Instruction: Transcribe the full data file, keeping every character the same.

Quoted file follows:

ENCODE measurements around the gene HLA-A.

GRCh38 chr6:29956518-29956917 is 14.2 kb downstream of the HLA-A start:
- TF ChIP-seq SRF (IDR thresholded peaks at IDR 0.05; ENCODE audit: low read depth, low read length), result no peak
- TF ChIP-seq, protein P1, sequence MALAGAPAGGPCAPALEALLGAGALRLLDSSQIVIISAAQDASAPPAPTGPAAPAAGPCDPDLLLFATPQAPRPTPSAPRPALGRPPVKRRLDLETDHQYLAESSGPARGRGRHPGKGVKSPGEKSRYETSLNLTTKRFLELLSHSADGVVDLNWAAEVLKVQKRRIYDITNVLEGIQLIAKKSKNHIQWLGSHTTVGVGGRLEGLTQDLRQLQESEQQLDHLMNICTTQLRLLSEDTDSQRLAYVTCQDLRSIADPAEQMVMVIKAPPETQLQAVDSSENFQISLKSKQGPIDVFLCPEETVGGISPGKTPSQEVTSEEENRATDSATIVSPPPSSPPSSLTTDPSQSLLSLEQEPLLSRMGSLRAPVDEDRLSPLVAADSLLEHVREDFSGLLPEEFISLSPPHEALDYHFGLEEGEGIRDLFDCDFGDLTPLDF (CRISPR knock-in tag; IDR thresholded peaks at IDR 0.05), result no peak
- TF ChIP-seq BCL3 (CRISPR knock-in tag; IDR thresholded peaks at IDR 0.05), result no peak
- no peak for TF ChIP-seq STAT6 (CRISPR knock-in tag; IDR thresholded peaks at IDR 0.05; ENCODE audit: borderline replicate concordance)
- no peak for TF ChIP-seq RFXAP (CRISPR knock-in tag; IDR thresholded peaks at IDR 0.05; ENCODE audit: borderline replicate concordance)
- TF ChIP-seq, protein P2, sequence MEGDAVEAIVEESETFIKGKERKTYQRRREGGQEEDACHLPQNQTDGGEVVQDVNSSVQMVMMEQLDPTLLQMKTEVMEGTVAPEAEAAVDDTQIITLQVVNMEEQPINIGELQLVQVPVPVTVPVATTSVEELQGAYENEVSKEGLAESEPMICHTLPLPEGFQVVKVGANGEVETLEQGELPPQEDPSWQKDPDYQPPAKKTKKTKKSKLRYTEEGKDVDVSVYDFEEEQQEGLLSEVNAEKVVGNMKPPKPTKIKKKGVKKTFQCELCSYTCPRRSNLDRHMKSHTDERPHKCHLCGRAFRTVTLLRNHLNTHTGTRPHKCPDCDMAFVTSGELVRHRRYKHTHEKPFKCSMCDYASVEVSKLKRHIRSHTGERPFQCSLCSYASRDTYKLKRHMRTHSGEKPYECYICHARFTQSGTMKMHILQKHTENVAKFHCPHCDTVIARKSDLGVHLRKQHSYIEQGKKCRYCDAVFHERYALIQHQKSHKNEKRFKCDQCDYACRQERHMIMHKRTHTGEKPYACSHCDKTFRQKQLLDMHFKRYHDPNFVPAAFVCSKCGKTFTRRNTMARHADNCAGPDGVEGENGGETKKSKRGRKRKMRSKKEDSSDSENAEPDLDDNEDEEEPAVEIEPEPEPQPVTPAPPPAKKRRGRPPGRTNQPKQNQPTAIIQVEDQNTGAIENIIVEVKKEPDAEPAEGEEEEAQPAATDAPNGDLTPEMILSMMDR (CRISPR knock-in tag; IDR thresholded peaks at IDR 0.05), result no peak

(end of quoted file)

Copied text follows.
ENCODE measurements around the gene HLA-A.

GRCh38 chr6:29956518-29956917 is 14.2 kb downstream of the HLA-A start:
- TF ChIP-seq SRF (IDR thresholded peaks at IDR 0.05; ENCODE audit: low read depth, low read length), result no peak
- TF ChIP-seq, protein P1, sequence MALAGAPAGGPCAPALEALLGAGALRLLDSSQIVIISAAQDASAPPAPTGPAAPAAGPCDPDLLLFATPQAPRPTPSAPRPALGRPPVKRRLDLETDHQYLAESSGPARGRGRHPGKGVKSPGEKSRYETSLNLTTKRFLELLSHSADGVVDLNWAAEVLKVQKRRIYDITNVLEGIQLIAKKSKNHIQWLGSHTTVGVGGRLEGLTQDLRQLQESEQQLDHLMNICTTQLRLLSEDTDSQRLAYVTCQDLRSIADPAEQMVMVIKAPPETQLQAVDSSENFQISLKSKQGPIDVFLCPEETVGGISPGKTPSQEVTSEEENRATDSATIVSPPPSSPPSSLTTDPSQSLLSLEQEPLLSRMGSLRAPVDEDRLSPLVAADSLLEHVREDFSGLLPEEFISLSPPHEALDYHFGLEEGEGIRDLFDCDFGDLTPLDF (CRISPR knock-in tag; IDR thresholded peaks at IDR 0.05), result no peak
- TF ChIP-seq BCL3 (CRISPR knock-in tag; IDR thresholded peaks at IDR 0.05), result no peak
- no peak for TF ChIP-seq STAT6 (CRISPR knock-in tag; IDR thresholded peaks at IDR 0.05; ENCODE audit: borderline replicate concordance)
- no peak for TF ChIP-seq RFXAP (CRISPR knock-in tag; IDR thresholded peaks at IDR 0.05; ENCODE audit: borderline replicate concordance)
- TF ChIP-seq, protein P2, sequence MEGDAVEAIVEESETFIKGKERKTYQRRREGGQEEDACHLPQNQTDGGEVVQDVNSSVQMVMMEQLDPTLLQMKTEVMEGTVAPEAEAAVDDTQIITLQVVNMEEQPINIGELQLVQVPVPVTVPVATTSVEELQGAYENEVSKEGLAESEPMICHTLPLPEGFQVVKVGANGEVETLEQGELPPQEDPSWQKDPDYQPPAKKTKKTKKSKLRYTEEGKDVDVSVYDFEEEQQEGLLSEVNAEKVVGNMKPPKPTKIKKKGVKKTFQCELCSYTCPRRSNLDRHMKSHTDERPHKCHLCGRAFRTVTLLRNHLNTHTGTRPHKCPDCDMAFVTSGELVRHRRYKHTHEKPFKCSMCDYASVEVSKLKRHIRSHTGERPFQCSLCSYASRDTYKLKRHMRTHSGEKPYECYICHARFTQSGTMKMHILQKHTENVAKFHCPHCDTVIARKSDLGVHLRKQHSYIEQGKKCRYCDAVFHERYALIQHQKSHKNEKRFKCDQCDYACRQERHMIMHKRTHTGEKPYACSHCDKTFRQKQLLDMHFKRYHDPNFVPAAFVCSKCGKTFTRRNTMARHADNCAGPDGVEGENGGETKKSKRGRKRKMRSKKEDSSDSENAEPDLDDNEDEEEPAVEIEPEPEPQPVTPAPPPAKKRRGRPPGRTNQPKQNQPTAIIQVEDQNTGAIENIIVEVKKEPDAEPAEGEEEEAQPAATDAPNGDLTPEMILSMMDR (CRISPR knock-in tag; IDR thresholded peaks at IDR 0.05), result no peak